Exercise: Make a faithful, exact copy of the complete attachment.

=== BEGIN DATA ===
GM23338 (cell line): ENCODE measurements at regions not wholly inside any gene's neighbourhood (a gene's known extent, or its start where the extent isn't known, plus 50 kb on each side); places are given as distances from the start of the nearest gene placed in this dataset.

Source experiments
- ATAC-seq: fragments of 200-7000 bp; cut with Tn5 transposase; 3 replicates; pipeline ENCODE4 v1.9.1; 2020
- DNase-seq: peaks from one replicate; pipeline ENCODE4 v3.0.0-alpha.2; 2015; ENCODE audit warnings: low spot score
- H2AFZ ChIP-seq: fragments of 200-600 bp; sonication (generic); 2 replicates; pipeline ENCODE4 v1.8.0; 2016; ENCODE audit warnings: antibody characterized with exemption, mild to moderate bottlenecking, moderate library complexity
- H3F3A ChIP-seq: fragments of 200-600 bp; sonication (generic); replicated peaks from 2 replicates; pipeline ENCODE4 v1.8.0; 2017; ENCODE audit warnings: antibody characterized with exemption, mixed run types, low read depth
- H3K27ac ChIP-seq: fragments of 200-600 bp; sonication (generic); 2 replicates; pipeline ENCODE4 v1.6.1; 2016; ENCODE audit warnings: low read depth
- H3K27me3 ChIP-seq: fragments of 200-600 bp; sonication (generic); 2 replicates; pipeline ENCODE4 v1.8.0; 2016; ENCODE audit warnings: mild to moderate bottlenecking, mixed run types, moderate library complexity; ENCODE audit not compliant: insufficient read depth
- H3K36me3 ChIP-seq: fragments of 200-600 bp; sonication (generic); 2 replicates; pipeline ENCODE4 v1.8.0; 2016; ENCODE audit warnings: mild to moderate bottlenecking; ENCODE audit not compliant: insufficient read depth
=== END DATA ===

GM23338 (cell line): ENCODE measurements at regions not wholly inside any gene's neighbourhood (a gene's known extent, or its start where the extent isn't known, plus 50 kb on each side); places are given as distances from the start of the nearest gene placed in this dataset.

Source experiments
- ATAC-seq: fragments of 200-7000 bp; cut with Tn5 transposase; 3 replicates; pipeline ENCODE4 v1.9.1; 2020
- DNase-seq: peaks from one replicate; pipeline ENCODE4 v3.0.0-alpha.2; 2015; ENCODE audit warnings: low spot score
- H2AFZ ChIP-seq: fragments of 200-600 bp; sonication (generic); 2 replicates; pipeline ENCODE4 v1.8.0; 2016; ENCODE audit warnings: antibody characterized with exemption, mild to moderate bottlenecking, moderate library complexity
- H3F3A ChIP-seq: fragments of 200-600 bp; sonication (generic); replicated peaks from 2 replicates; pipeline ENCODE4 v1.8.0; 2017; ENCODE audit warnings: antibody characterized with exemption, mixed run types, low read depth
- H3K27ac ChIP-seq: fragments of 200-600 bp; sonication (generic); 2 replicates; pipeline ENCODE4 v1.6.1; 2016; ENCODE audit warnings: low read depth
- H3K27me3 ChIP-seq: fragments of 200-600 bp; sonication (generic); 2 replicates; pipeline ENCODE4 v1.8.0; 2016; ENCODE audit warnings: mild to moderate bottlenecking, mixed run types, moderate library complexity; ENCODE audit not compliant: insufficient read depth
- H3K36me3 ChIP-seq: fragments of 200-600 bp; sonication (generic); 2 replicates; pipeline ENCODE4 v1.8.0; 2016; ENCODE audit warnings: mild to moderate bottlenecking; ENCODE audit not compliant: insufficient read depth